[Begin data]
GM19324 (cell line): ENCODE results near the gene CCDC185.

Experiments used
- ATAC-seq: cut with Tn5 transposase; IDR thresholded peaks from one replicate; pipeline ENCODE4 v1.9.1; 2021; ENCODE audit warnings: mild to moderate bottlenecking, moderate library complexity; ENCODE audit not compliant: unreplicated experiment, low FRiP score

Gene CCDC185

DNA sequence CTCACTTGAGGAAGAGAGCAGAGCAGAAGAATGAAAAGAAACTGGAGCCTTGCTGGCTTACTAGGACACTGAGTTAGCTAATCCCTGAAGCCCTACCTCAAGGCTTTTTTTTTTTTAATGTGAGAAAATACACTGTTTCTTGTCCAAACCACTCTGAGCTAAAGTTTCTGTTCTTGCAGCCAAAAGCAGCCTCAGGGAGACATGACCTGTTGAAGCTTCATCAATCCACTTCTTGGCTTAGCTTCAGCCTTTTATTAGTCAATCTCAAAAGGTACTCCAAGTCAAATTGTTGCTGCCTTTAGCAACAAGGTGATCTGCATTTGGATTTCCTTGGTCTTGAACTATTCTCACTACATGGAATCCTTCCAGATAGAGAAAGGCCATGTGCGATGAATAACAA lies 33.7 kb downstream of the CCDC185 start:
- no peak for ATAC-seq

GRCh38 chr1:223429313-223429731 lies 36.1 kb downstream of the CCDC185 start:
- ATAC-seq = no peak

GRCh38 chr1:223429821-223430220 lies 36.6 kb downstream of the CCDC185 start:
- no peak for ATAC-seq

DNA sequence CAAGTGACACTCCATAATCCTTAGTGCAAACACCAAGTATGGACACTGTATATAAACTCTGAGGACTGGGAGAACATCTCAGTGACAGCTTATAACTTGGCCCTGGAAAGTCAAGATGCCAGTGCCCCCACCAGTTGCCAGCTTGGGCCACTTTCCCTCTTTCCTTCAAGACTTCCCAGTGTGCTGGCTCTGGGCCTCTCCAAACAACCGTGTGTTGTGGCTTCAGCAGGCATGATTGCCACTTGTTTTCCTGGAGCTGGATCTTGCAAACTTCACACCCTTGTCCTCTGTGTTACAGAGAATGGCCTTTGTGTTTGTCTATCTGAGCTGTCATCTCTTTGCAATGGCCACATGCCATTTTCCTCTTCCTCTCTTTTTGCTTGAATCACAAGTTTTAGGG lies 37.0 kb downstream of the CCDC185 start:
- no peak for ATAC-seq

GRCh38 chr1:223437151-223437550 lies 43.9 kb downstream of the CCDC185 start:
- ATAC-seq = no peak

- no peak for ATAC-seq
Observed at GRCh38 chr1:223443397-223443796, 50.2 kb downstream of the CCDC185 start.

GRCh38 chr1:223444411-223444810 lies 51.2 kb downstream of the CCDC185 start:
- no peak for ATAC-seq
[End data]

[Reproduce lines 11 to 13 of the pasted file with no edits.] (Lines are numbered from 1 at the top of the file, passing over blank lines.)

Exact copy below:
DNA sequence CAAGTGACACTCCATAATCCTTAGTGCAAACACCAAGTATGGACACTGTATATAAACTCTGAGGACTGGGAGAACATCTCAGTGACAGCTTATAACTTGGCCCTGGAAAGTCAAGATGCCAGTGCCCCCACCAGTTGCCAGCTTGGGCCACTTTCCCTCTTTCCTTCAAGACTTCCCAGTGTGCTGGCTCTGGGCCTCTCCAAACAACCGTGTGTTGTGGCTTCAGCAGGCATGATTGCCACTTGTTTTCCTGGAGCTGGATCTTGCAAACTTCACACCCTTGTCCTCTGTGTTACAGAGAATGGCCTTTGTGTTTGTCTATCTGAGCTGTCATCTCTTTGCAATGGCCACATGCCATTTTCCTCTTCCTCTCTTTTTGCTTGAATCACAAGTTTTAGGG lies 37.0 kb downstream of the CCDC185 start:
- no peak for ATAC-seq

GRCh38 chr1:223437151-223437550 lies 43.9 kb downstream of the CCDC185 start: